With the coronavirus leading to government officials suggesting people stay home, it is time to give you some TV suggestions to pass the time.
I had a preview of self-imposed confinement more than a week ago when the local TV news departments suggested a big snowstorm was finally coming, which led several Western New York school districts to close schools.
The storm came, but not in my downtown neighborhood.
I’m not going to severely criticize meteorologists, but I wish they had emphasized where the snow was heading. But I digress.
While the stock market is cratering, TV could be immune to the impact of the coronavirus.
Perry Sook, chairman, president and chief executive officer of Nexstar, the owner of WIVB-TV, recently suggested stations could benefit because people could be stuck at home watching TV.
I also saw NBC business expert Stephanie Ruhle note at one point that Netflix stock should be fine since people will be staying home looking for something to watch.
Of course, I have one job where you can do more work by staying home. The networks and cable channels stream upcoming series for critics before they premiere.
The day the snow was supposedly coming, I decided it was a good time to watch all six hours of the HBO miniseries series “The Plot Against America” that the pay-cable channel made available for review. The first episode of the series premieres Monday.
Based on the 2004 Philip Roth novel, “Plot” was adapted for television by writer-producer David Simon, best known for HBO’s “The Wire.” Though published 16 years ago, it still is timely.
It is a fictional account of what would have happened if American aviation hero Charles Lindbergh, widely viewed by historians as an anti-Semite who supported fascism and American isolationism, had become president and stoked anti-Semitism in the United States.
The cast is uniformly excellent, lead by Morgan Spector as Herman Levin, the prescient and often angry patriarch of a Jewish family; Zoe Kazan as his smart, practical and fearful wife; Winona Ryder as his vulnerable and easy influenced sister-in-law; Anthony Boyle as Herman's nephew who joins the Canadian army to fight Hitler; Caleb Malis as the easily influenced, artistic teenage son who ultimately gets an education in prejudice; and John Turturro as a well-meaning rabbi from the south who badly misjudges the Lindbergh administration.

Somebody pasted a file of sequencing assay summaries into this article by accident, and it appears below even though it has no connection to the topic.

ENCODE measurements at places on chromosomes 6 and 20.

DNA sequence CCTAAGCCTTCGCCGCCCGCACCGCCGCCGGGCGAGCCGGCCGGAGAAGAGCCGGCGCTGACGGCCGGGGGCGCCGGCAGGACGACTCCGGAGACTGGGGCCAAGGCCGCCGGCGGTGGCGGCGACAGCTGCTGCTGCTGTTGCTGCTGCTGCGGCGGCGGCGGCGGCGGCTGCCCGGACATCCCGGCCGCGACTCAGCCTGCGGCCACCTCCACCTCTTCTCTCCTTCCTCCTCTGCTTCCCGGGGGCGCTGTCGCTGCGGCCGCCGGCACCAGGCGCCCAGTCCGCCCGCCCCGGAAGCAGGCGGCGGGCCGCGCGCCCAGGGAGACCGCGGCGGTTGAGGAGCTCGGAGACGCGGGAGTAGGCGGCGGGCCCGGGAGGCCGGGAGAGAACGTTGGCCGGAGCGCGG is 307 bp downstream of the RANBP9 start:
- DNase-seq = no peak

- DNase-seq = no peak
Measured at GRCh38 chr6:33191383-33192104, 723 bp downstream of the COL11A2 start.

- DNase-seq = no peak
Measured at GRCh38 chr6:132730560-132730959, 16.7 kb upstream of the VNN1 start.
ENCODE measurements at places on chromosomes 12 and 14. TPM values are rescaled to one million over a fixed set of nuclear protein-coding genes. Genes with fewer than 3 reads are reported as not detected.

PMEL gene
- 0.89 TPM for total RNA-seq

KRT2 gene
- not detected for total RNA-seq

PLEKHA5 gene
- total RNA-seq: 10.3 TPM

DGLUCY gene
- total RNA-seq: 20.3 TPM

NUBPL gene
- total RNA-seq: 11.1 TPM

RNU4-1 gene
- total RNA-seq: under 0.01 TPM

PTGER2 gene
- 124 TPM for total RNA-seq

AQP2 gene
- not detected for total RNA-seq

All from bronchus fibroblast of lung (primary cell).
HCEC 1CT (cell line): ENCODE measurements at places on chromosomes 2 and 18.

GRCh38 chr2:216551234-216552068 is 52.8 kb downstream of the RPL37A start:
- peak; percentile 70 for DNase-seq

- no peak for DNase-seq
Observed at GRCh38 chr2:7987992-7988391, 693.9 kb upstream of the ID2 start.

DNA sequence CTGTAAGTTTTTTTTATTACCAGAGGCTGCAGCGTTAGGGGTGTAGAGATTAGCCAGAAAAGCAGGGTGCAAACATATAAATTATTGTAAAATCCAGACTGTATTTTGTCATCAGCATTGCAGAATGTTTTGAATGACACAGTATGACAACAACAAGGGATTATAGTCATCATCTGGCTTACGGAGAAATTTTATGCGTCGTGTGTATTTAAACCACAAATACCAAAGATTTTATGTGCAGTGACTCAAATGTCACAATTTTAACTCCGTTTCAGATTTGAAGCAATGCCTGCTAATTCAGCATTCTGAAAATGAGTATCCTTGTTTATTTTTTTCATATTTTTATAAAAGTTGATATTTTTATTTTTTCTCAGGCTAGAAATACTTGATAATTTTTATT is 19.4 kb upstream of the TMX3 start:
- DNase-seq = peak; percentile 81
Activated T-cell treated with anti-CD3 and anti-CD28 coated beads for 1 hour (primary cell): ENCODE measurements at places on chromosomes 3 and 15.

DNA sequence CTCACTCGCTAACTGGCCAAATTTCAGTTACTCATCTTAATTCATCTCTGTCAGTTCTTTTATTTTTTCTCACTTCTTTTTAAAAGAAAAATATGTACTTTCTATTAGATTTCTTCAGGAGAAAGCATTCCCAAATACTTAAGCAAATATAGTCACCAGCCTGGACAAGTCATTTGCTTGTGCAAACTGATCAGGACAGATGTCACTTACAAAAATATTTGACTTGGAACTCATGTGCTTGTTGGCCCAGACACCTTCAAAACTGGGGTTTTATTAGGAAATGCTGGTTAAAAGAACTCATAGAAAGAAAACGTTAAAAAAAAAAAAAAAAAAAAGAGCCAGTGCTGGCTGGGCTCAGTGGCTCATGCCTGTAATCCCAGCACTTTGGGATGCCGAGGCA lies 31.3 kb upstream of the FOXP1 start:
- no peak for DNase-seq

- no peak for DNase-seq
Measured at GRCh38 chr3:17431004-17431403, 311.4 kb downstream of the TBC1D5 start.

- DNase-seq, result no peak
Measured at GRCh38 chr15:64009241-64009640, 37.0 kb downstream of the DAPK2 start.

Though it could have easily been viewed as just a cautionary tale about America’s hero worship that ends with some celebrities becoming president, the actor playing Lindbergh is only a bit player.
The miniseries revolves around Lindbergh’s enabling of anti-Semitism in the 1940s and its impact on the extended Levin family in New Jersey.
“There is a lot of hate out there and he knows how to tap into it,” Herman says in the premiere.
“They’ve always been there, now they’ve gotten (expletive) permission,” he says in the third episode.
That dialogue seems to be influenced by real criticism of President Trump, who Simon frequently criticizes on Twitter. But for the most part, Simon downplays his political passion and lets the dangers largely speak for themselves rather than spelling them out.
“Plot” seems a little disorganized and choppy at times, only to be saved by strong acting and a stronger message. It is an important series that gives viewers a lot to think about, which makes it worthy of your time.
At a January news conference in Pasadena, Calif., Simon said he met Roth only once before the author’s death in 2018.
“He actually had one moment of clarity, I think, and caution about the book he’d written and about our current time,” recalled Simon. “He said Lindbergh really was a hero, and he really was heroic, and he brought astounding charisma to the moment that he found himself in. There was a genuine fear that he would be nominated to run in 1940 against (Franklin) Roosevelt on the part of the Democrats.”